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Into the Wilds of the North Bay

An invitation to rediscover our right to enjoy the wilderness



This year, on the 50th anniversary of the Wilderness Act, I'm wilder about the wilds than I have been for ages.

I grew up feral on the East Coast, hiked, camped and backpacked in mountains and swam the waters of Long Island Sound. When I arrived in the North Bay, I discovered wilds that are often bigger and more rambunctious than the wilds I loved as a boy. I trekked across Sonoma Mountain and in the Mayacamas, the range that divides Sonoma from Napa. I rambled up and down the coast from Point Reyes to Fort Bragg and along creeks and rivers. Those open-air activities put me in touch with my own innate wildness.

Most of the time, I went alone or with my brothers, who love hiking. Then, gradually, I joined friends at outdoor events sponsored by the Sonoma and the Napa Land trusts, and by LandPaths, the nonprofit that connects humans to woods, fields and farms. At Jack London State Historical Park, I walked along trails that Jack and his wife, Charmian, hiked, and I felt connected to the historical past.

Friends at the Sierra Club, the oldest environmental organization in the nation, tell me that the overwhelming majority of people who go into the wilds are white, middle-class and aged 40 to 70. They also tell me that if the wilds are to survive and thrive, the demographics will have to change. Fortunately, there are a couple of outstanding Bay Area groups, including Outdoor Afro, that aim to connect African Americans and all people of color to wilderness.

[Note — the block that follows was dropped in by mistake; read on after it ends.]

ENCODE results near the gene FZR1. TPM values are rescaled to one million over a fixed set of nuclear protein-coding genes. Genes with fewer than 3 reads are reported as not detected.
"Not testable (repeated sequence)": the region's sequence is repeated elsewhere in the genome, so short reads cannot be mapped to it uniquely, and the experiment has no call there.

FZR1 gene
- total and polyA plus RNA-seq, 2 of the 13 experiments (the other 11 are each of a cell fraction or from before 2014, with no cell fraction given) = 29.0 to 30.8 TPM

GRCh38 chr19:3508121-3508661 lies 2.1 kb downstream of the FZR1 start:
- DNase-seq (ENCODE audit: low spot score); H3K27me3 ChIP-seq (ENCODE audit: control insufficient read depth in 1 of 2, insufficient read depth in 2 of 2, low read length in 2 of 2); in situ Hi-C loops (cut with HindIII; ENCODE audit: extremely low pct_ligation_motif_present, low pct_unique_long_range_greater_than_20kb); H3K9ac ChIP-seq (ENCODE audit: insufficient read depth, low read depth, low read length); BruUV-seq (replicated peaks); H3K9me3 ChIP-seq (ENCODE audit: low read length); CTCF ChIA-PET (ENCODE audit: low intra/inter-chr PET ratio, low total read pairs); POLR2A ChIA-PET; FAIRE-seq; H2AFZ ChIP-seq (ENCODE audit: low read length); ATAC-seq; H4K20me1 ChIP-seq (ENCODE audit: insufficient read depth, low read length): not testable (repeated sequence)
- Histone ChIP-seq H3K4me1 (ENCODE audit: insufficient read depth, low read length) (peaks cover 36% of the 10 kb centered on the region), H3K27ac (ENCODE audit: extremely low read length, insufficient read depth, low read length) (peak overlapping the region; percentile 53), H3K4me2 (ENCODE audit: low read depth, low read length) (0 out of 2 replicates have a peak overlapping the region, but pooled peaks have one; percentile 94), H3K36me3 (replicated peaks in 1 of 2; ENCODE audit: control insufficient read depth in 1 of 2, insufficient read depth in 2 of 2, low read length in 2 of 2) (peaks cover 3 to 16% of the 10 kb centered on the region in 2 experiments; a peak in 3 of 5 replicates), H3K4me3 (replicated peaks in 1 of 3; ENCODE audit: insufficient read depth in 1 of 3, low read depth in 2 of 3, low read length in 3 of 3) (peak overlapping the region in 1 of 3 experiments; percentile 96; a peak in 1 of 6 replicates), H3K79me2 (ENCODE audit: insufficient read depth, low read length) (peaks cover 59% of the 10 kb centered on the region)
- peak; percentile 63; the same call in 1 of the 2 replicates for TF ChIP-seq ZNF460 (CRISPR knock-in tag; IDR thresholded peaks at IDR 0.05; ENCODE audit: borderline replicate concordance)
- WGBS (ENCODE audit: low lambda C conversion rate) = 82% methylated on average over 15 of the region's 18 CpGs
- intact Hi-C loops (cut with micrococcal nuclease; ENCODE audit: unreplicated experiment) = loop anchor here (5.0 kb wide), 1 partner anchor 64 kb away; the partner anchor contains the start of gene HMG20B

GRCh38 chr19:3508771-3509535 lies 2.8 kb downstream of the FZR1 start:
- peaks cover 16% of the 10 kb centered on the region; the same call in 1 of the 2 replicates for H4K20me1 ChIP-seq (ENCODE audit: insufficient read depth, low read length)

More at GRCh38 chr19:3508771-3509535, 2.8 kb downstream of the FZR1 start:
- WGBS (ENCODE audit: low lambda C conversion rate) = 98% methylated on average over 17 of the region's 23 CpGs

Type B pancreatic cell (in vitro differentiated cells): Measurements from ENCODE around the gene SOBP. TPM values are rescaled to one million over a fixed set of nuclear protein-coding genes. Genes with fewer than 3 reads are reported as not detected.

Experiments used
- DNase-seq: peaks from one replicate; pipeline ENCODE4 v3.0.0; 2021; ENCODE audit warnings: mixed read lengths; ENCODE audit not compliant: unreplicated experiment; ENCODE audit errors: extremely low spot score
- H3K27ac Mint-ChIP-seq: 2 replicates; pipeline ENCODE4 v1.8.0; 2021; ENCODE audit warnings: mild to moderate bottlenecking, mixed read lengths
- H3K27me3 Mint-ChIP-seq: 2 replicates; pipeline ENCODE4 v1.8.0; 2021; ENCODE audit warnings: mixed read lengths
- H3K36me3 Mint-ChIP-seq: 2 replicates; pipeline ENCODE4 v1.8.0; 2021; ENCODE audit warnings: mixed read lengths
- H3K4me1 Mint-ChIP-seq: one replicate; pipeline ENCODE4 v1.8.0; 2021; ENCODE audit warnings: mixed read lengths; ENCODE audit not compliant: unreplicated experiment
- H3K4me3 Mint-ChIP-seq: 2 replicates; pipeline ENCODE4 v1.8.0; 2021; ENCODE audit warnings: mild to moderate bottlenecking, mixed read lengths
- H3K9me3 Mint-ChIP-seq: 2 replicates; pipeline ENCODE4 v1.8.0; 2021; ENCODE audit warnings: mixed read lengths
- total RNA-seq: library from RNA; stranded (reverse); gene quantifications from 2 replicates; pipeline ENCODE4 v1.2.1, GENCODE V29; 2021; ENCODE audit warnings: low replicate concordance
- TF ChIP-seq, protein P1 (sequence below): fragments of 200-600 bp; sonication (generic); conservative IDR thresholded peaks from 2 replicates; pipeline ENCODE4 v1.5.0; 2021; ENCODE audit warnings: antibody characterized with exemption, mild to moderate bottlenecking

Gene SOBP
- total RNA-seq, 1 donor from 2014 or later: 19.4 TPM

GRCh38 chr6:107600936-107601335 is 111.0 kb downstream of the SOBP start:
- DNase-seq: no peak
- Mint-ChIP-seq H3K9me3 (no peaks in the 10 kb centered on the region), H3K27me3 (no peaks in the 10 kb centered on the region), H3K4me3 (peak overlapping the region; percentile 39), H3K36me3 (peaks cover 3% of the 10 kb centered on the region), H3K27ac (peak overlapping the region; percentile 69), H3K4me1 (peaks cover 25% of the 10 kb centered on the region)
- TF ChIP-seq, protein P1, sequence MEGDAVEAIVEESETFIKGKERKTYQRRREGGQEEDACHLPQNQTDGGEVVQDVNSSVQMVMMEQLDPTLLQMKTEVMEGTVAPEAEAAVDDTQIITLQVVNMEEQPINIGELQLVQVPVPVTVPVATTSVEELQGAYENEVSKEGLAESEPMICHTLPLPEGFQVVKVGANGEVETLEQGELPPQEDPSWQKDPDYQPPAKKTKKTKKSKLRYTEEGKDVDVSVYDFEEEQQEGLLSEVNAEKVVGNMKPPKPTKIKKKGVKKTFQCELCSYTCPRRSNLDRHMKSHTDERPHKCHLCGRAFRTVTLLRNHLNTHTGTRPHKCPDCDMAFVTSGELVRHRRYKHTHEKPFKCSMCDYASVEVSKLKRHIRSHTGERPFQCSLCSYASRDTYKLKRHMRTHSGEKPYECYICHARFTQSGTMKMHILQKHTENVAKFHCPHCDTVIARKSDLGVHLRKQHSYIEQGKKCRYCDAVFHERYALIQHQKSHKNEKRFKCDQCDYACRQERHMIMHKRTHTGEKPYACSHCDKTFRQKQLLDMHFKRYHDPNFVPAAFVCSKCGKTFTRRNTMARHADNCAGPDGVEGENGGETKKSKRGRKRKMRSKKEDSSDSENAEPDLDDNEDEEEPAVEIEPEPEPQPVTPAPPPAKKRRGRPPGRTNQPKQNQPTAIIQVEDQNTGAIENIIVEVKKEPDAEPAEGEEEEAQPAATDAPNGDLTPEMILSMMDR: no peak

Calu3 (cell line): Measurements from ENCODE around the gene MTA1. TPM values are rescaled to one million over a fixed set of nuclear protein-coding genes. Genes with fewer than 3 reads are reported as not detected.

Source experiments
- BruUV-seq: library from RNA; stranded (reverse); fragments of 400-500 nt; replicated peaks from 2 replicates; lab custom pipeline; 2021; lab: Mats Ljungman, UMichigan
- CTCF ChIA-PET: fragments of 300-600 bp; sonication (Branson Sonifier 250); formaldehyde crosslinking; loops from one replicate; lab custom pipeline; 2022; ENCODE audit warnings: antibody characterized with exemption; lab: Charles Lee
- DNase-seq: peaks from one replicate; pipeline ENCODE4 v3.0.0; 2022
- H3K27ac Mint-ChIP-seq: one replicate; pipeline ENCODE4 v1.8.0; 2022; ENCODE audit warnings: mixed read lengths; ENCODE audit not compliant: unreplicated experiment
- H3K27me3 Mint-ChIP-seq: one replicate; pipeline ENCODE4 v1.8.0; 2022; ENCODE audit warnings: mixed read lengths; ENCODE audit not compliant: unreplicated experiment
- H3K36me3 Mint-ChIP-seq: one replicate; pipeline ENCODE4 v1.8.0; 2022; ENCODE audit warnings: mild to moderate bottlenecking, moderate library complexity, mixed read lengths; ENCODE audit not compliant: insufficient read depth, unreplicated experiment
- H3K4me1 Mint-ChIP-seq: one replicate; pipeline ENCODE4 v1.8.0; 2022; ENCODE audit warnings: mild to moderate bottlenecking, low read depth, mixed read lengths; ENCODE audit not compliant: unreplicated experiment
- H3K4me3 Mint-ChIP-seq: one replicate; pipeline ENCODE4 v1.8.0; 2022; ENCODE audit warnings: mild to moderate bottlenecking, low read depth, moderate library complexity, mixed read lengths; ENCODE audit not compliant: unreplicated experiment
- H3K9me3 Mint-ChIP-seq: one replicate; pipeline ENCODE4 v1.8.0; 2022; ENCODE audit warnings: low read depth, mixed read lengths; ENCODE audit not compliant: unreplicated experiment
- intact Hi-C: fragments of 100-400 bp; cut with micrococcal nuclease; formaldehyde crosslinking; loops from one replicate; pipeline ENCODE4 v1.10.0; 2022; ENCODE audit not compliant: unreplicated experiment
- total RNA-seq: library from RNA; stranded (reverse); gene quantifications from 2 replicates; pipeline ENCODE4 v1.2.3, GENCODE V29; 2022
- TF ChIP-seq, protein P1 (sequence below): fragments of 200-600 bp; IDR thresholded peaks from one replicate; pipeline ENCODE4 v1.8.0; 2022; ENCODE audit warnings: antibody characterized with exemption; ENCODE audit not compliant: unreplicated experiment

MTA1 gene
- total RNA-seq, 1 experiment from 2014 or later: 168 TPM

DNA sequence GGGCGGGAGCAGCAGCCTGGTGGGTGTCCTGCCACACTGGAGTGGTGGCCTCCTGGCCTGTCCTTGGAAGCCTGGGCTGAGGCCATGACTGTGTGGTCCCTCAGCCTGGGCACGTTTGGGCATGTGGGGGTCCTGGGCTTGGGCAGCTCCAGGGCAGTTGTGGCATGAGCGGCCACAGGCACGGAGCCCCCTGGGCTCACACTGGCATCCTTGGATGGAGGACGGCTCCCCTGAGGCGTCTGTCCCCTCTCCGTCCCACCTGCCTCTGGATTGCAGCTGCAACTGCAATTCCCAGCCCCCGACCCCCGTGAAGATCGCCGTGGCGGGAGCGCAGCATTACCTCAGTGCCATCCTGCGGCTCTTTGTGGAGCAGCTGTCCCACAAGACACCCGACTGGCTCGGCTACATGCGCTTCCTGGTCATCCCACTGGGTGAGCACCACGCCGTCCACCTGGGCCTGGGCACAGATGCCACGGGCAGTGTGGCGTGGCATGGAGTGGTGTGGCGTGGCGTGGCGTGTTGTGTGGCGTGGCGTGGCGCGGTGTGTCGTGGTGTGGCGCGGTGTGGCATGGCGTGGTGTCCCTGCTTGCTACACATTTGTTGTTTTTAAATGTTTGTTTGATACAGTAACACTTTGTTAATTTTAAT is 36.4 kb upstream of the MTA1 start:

Rue Mapp, the founder of the group, believes there's an inalienable right to nature that's as essential as civil and human rights, and that all people, no matter their skin color, culture and background, ought to feel at home and comfortable in the wilds. I'm with her. I hope to be with you and you and you, too, on a trail, in a park and on the seashore, and to enjoy the wildness outside and inside. As Henry David Thoreau said ages ago, "In wildness is the preservation of the world."

Jonah Raskin is an author and longtime contributor to the 'Bohemian.' His most recent books are 'Marijuanaland: Dispatches from an American War' and 'Field Days: A Year of Farming, Eating and Drinking Wine in California.' Open Mic is a weekly feature in the 'Bohemian.' We welcome your contribution. To have your topical essay of 350 words considered for publication, write


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